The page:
Previous research on strokes and white-matter disease has involved taking scans of participants' brains periodically over long stretches of time.
According to Mandell, evidence of mini-strokes disappears after just seven days. Scanning participants' brains weekly allowed researchers to identify the small strokes, and link them to the white-matter damage that directly followed them.
The research is still in its preliminary stages. Mandell says his team still doesn’t know for certain what causes the strokes in the first place. And since the study was comprised of so few people, larger and more in-depth studies need to be conducted in order to draw up more certain conclusions.
“The next step is to do a larger study with some sort of cognitive test to see if we can pick up in changes in cognition after the tiny strokes,” he says.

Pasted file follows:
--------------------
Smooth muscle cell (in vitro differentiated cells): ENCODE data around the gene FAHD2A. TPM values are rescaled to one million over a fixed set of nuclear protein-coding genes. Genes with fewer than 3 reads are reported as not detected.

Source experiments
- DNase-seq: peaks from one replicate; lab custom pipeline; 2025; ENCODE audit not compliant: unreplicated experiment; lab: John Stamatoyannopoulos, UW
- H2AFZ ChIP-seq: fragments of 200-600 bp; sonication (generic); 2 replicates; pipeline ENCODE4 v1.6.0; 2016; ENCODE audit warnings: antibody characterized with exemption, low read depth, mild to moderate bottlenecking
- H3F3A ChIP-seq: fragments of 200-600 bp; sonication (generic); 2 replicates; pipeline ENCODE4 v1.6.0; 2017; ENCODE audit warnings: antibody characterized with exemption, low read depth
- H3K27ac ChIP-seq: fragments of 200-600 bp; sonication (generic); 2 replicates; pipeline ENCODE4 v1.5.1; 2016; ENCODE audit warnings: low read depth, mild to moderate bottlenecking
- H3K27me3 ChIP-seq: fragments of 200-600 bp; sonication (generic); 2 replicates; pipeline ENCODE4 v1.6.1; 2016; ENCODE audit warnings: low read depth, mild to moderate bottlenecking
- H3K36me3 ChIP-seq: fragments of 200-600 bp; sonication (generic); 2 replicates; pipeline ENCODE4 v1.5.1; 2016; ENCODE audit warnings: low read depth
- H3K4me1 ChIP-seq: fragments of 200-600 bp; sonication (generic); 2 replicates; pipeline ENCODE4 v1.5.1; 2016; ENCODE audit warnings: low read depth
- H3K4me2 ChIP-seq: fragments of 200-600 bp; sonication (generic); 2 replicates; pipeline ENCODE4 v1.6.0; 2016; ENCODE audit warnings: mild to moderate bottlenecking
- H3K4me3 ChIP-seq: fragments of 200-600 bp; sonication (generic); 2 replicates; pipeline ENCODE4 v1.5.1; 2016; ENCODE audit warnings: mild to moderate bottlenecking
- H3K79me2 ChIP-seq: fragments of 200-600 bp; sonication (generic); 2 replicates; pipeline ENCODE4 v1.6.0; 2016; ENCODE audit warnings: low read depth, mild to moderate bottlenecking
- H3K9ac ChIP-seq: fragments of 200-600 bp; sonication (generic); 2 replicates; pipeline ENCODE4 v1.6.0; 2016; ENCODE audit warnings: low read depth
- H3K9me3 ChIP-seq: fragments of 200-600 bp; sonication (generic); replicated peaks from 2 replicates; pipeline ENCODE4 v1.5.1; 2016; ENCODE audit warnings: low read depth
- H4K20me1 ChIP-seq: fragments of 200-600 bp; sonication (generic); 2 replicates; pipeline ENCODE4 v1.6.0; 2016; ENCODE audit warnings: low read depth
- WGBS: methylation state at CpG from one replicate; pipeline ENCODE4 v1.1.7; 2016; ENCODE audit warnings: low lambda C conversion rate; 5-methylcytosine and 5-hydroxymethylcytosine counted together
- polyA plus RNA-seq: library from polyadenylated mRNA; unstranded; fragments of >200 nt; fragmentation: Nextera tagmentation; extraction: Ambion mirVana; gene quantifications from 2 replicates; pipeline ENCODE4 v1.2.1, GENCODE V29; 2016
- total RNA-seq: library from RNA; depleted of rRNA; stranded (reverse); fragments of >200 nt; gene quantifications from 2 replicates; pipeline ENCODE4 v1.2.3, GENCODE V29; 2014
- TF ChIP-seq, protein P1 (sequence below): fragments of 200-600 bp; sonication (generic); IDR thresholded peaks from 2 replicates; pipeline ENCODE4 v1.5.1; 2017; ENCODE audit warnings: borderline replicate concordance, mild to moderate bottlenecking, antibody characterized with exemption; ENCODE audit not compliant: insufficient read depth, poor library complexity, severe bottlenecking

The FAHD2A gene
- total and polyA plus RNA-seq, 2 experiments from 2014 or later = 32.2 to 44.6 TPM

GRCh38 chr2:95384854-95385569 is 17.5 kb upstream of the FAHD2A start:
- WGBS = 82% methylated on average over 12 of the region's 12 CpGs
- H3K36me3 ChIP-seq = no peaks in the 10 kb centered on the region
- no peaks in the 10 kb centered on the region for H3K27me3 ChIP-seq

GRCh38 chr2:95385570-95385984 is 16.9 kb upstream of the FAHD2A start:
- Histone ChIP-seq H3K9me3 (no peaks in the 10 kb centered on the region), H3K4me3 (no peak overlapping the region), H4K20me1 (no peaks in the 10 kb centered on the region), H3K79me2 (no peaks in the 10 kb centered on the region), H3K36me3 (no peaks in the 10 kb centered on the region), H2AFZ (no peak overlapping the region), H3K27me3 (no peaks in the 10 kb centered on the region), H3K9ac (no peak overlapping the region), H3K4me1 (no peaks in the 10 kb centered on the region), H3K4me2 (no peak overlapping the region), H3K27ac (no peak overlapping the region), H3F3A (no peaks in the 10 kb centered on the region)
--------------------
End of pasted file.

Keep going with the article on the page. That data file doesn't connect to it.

The research may also lead to strategies for treatment or prevention of Alzheimer's.
“Doctors know all about strokes,” Mandell says. “Now that we know that some, if not all, white matter damage is linked to these tiny little strokes, our knowledge about stroke treatment can be applied to treating and preventing dementia.”
He says controlling blood sugar, blood pressure and cholesterol are all good steps.
Regular excercise, a balanced diet, and quitting smoking are also healthy habits that have been proven to reduce the risk of bigger strokes in adults.
Mandell's study was published late October, 2014, in the Annals of Neurology.
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